McCormick vindicated by OPEGA report

Posted Wednesday, May 30, 2012 in Investigation

McCormick vindicated by OPEGA report

by Gina Hamilton

On Friday, the Office of Program Evaluation and Governmental Accountability (OPEGA) released its findings on the Maine State Housing Authority and its former director, Dale McCormick.  In short, McCormick was vindicated, as she always said she would be.  Neither she nor the department was misusing government funds.

OPEGA did find that MaineHousing spent a little more on food and beverage service than other quasi-governmental state agencies ... for instance, they provided breakfasts and lunches when their far-flung staffs had to be in Augusta for day-long meetings.

But there was no evidence of out-of-control spending or fraud, as there had been at the Maine Turnpike Authority, the independent agency that MaineHousing critics most often cited in the witch hunt that cost McCormick her job.

McCormick resigned when the GOP-run Legislature, under heavy pressure from the Treasurer's office and the Governor, gave her board the right to fire her without cause.

McCormick had been the subject of a witch hunt since Gov. Paul LePage took over, because of certain policies that favored multi-unit affordable housing projects in historic buildings in cities, especially for the elderly without transit.  The agency also was in favor of green energy and conservation.

The dispute on policy got personal, as illustrated by recently uncovered email exchanges between board Chairman Peter Anastos, State Treasurer Bruce Poliquin, members of the LePage administration and the not-for-profit Maine Heritage Policy Center.

Republican lawmakers had a chance to prove that they were not engaged in a personal witch hunt when they considered the MaineHousing reform bill, waiting until McCormick's term expired in 2014 for the changes to take place, or waiting until the OPEGA report was submitted.  Instead, they did as their masters in the Blaine House and in the Maine Heritage Policy Center bid them to do.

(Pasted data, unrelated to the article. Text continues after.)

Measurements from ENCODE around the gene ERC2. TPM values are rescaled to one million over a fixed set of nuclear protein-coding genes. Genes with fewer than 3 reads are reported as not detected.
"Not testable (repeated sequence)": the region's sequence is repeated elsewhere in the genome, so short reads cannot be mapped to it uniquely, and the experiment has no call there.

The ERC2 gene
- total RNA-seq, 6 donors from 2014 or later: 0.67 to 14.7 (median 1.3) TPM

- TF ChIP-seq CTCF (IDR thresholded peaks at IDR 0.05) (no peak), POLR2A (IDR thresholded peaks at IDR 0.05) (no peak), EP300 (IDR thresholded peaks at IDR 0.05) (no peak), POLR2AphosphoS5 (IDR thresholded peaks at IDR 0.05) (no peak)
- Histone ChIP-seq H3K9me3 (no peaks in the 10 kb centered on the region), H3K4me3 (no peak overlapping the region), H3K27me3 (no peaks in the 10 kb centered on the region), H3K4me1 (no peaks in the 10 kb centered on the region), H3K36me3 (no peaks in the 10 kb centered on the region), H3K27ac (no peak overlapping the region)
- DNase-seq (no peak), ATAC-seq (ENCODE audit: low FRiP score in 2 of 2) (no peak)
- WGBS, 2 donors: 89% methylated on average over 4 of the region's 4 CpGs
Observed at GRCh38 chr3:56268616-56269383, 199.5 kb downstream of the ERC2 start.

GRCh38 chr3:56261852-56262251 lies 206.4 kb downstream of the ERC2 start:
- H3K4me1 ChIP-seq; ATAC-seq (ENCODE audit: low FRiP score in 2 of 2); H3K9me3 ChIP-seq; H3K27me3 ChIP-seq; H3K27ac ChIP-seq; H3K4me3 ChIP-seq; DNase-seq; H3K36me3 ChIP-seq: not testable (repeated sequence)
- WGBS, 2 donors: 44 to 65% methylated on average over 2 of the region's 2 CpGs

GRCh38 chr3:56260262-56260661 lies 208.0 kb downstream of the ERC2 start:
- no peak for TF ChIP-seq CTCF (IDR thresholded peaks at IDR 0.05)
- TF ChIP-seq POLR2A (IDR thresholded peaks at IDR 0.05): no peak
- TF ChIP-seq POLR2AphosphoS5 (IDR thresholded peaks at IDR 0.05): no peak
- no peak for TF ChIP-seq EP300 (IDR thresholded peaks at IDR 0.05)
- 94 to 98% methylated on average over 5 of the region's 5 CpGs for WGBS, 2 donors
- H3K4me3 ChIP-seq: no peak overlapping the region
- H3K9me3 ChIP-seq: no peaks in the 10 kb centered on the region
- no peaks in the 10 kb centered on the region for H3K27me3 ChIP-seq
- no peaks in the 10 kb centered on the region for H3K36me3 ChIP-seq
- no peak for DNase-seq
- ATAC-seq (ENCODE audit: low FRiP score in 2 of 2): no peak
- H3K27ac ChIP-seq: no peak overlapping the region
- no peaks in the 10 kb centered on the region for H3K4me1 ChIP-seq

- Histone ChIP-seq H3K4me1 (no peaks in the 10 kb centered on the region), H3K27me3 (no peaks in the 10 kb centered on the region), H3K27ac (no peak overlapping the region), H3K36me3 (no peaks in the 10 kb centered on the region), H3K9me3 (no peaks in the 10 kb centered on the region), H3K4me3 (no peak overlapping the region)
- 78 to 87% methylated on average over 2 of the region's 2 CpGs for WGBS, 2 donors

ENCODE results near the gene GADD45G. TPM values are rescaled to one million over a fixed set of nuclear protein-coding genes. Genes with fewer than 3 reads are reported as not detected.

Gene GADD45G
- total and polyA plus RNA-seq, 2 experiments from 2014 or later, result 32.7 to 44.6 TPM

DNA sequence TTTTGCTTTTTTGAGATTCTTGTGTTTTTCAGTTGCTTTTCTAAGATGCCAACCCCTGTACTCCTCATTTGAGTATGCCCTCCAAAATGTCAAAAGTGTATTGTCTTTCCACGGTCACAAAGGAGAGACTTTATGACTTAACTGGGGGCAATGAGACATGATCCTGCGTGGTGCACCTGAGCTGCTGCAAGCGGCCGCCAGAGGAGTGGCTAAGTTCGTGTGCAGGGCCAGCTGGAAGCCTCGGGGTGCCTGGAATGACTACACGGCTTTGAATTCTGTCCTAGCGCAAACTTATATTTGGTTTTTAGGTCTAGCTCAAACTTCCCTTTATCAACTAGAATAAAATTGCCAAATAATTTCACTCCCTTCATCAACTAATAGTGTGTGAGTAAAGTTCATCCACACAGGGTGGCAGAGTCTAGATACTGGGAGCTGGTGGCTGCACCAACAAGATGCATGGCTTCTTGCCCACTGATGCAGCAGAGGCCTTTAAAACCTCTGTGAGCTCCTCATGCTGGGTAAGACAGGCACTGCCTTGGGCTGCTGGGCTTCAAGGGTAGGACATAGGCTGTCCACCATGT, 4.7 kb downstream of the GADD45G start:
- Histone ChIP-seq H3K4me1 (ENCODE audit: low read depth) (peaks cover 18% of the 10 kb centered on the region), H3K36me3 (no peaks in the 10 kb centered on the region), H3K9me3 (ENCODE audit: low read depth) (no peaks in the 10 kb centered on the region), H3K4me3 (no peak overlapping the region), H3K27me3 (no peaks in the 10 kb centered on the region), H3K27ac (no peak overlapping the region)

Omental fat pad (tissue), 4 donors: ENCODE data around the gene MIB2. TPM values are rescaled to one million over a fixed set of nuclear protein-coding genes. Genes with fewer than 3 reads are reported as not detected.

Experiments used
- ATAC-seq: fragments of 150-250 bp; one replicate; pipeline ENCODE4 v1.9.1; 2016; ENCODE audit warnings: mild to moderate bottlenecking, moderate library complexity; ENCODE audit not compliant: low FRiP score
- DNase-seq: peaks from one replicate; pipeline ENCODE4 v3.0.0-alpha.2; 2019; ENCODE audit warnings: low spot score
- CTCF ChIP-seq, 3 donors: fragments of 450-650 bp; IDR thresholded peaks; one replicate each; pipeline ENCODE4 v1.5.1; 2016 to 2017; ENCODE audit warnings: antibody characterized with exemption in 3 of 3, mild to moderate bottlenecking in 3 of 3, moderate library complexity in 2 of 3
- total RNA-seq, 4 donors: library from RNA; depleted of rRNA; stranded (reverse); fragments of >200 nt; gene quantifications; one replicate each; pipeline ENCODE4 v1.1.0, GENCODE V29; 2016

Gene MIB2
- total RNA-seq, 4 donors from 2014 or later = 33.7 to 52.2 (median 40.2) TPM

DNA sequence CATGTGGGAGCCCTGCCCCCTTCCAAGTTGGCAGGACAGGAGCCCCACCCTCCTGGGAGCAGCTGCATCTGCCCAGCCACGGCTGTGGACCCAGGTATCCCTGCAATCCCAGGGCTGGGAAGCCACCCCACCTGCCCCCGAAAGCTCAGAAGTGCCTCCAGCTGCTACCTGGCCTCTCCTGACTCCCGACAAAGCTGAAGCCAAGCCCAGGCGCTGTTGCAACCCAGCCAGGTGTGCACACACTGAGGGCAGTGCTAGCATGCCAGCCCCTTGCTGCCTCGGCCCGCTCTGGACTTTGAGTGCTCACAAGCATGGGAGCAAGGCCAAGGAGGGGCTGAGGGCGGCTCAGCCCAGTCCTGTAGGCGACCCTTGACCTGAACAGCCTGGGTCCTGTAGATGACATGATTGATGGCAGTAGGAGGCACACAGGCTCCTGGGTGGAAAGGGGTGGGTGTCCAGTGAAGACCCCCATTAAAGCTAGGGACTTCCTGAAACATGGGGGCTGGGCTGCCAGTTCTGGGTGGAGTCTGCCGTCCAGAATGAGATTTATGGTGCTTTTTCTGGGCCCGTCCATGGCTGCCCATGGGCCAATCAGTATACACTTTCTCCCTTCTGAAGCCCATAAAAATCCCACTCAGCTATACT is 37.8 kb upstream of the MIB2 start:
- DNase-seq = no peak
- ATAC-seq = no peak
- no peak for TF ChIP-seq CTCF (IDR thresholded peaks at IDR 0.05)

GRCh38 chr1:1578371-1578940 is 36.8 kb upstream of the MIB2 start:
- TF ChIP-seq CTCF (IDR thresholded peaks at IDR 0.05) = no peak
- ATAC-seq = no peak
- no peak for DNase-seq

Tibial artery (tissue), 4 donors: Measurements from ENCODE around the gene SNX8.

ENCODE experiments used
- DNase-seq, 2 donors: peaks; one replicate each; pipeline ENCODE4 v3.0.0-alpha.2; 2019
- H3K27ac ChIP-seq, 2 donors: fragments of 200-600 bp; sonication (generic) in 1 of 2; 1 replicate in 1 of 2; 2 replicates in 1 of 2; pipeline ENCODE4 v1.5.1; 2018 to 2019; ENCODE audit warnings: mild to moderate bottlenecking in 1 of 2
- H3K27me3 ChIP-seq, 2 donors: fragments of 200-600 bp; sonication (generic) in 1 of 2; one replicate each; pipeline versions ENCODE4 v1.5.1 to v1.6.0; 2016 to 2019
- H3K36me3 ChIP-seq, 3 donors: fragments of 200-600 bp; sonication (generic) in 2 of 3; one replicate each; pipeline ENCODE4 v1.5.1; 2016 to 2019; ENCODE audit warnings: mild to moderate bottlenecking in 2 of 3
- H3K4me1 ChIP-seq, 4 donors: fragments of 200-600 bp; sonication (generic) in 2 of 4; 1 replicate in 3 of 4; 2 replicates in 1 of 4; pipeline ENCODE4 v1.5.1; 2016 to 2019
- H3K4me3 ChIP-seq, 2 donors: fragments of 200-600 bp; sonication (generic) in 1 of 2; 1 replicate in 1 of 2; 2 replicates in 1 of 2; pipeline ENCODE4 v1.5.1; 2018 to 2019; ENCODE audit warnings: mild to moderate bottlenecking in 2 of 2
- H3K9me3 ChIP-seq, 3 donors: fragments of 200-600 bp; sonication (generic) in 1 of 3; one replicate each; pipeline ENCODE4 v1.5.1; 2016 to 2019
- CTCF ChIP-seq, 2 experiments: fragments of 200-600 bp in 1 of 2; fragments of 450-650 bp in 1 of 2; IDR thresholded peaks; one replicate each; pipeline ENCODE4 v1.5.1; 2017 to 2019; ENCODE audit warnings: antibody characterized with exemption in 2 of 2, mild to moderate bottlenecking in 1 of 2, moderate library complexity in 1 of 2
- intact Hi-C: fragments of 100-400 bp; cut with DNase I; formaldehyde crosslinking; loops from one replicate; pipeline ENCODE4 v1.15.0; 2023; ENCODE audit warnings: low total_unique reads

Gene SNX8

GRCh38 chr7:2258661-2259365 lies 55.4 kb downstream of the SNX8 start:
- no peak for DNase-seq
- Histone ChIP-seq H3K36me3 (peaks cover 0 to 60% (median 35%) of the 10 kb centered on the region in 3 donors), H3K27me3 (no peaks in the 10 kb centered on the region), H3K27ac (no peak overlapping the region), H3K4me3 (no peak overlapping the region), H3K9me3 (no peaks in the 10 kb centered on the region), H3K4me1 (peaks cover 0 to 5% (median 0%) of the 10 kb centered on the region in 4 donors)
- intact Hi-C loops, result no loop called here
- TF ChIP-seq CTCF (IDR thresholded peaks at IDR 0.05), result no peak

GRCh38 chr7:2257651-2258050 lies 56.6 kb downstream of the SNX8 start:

McCormick was out of town when the report was turned in.  She contacted the press as soon as she learned that she had been vindicated.

"Sorry for the delay in responding; I'm currently a visiting faculty member at the University of Iowa and just heard about the release of the OPEGA report and the emails between LePage appointees and the MHPC.

"I want to thank everyone in Maine, and especially my friends, colleagues, and the wonderful staff at MaineHousing who stood with me in the face of these baseless accusations. I'm proud of everyone who had faith that we would be exonerated in the face of an outrageous abuse of the public trust."

So far, there has been nothing approaching an apology or any statement at all from the Treasurer's Office or the Governor's Office.  MHPC, on the other hand, tried desperately to spin their message through their propaganda vehicle, "The Maine Wire".  It is quite difficult, even for MHPC, to spin a few instances of something OPEGA calls "potentially unnecessary spending" to the kind of political witch hunt McCormick was subjected to for the last two years of her term.

Bruce Poliquin and Peter Anastos, at the very least, owe this long-time public servant a heartfelt apology.  Sadly, we doubt that such a thing will be forthcoming, which says a lot more about their character than McCormick's. 

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